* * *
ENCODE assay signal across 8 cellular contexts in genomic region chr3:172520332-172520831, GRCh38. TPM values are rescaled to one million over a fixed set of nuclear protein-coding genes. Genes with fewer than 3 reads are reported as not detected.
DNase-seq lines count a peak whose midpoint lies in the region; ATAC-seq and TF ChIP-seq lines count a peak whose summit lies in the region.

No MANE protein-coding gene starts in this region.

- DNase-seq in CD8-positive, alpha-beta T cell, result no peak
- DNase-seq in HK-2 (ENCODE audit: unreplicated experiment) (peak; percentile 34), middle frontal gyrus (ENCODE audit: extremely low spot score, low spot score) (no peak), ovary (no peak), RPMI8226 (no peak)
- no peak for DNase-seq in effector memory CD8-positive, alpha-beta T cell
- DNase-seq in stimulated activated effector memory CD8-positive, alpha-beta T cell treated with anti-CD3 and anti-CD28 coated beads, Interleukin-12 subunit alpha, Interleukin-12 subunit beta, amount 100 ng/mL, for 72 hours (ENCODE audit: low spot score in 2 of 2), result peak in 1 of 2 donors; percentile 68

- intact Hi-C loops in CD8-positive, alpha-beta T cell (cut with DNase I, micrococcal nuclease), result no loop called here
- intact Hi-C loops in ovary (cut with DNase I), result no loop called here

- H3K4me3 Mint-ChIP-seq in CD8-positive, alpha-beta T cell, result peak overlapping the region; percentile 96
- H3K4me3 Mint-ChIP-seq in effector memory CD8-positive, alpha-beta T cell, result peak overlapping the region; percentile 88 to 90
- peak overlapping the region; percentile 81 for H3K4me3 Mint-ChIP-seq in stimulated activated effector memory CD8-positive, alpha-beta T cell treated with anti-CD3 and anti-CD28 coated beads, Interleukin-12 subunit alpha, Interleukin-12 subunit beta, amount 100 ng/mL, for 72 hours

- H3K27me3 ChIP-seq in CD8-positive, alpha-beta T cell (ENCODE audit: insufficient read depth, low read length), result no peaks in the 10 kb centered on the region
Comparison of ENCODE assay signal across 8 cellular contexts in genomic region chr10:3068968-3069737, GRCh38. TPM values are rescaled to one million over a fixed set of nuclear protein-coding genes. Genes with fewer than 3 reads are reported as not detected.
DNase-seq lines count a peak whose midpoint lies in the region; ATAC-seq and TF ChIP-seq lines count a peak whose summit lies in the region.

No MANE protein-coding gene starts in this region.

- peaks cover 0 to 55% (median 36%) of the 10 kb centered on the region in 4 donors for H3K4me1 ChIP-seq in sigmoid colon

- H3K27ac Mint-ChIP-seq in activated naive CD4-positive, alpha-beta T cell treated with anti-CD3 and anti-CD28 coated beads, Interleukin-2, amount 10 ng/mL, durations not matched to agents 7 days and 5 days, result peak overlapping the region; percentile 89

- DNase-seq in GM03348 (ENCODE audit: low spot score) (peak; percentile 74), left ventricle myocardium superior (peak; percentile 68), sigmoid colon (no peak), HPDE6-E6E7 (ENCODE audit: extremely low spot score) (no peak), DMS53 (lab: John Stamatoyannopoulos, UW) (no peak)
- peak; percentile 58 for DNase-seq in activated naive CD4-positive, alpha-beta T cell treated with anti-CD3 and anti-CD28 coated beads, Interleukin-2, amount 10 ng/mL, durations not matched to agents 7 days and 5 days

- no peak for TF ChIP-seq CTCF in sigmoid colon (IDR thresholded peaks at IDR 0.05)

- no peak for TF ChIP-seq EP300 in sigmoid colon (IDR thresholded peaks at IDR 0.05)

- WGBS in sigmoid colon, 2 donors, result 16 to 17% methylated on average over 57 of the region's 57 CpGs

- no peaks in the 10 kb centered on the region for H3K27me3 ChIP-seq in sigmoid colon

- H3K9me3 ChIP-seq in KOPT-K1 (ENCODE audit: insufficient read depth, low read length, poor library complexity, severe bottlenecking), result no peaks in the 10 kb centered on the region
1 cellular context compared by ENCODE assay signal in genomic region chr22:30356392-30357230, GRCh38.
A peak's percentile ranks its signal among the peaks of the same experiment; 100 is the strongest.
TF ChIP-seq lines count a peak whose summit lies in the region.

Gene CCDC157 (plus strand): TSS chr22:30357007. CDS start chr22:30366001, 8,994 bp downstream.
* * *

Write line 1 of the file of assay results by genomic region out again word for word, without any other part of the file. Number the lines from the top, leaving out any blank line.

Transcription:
ENCODE assay signal across 8 cellular contexts in genomic region chr3:172520332-172520831, GRCh38. TPM values are rescaled to one million over a fixed set of nuclear protein-coding genes. Genes with fewer than 3 reads are reported as not detected.